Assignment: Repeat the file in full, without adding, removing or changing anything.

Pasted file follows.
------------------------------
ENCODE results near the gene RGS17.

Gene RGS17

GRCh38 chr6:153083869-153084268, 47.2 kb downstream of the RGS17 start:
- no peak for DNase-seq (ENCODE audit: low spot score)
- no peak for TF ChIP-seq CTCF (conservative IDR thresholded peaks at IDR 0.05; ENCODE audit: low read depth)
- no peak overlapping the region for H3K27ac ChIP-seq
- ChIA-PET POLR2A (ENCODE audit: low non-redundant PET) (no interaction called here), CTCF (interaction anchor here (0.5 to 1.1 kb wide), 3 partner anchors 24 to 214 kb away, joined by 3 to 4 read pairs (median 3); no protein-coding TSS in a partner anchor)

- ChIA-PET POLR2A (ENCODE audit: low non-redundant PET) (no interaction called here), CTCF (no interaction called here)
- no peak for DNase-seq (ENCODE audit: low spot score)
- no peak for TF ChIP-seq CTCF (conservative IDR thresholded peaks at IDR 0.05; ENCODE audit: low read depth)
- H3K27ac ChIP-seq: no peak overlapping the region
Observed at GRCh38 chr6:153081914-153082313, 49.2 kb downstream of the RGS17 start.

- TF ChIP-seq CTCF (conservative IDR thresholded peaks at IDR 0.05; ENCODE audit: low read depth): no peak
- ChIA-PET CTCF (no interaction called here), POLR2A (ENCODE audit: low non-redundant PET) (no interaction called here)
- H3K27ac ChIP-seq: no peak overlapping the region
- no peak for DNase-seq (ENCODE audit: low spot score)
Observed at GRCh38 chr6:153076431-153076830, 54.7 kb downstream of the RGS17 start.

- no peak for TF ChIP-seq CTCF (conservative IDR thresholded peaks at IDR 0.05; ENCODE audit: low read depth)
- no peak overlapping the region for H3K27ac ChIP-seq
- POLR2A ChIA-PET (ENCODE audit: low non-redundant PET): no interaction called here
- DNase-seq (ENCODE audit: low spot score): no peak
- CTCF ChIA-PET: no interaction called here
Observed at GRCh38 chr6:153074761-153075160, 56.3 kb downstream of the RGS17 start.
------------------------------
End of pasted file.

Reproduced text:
ENCODE results near the gene RGS17.

Gene RGS17

GRCh38 chr6:153083869-153084268, 47.2 kb downstream of the RGS17 start:
- no peak for DNase-seq (ENCODE audit: low spot score)
- no peak for TF ChIP-seq CTCF (conservative IDR thresholded peaks at IDR 0.05; ENCODE audit: low read depth)
- no peak overlapping the region for H3K27ac ChIP-seq
- ChIA-PET POLR2A (ENCODE audit: low non-redundant PET) (no interaction called here), CTCF (interaction anchor here (0.5 to 1.1 kb wide), 3 partner anchors 24 to 214 kb away, joined by 3 to 4 read pairs (median 3); no protein-coding TSS in a partner anchor)

- ChIA-PET POLR2A (ENCODE audit: low non-redundant PET) (no interaction called here), CTCF (no interaction called here)
- no peak for DNase-seq (ENCODE audit: low spot score)
- no peak for TF ChIP-seq CTCF (conservative IDR thresholded peaks at IDR 0.05; ENCODE audit: low read depth)
- H3K27ac ChIP-seq: no peak overlapping the region
Observed at GRCh38 chr6:153081914-153082313, 49.2 kb downstream of the RGS17 start.

- TF ChIP-seq CTCF (conservative IDR thresholded peaks at IDR 0.05; ENCODE audit: low read depth): no peak
- ChIA-PET CTCF (no interaction called here), POLR2A (ENCODE audit: low non-redundant PET) (no interaction called here)
- H3K27ac ChIP-seq: no peak overlapping the region
- no peak for DNase-seq (ENCODE audit: low spot score)
Observed at GRCh38 chr6:153076431-153076830, 54.7 kb downstream of the RGS17 start.

- no peak for TF ChIP-seq CTCF (conservative IDR thresholded peaks at IDR 0.05; ENCODE audit: low read depth)
- no peak overlapping the region for H3K27ac ChIP-seq
- POLR2A ChIA-PET (ENCODE audit: low non-redundant PET): no interaction called here
- DNase-seq (ENCODE audit: low spot score): no peak
- CTCF ChIA-PET: no interaction called here
Observed at GRCh38 chr6:153074761-153075160, 56.3 kb downstream of the RGS17 start.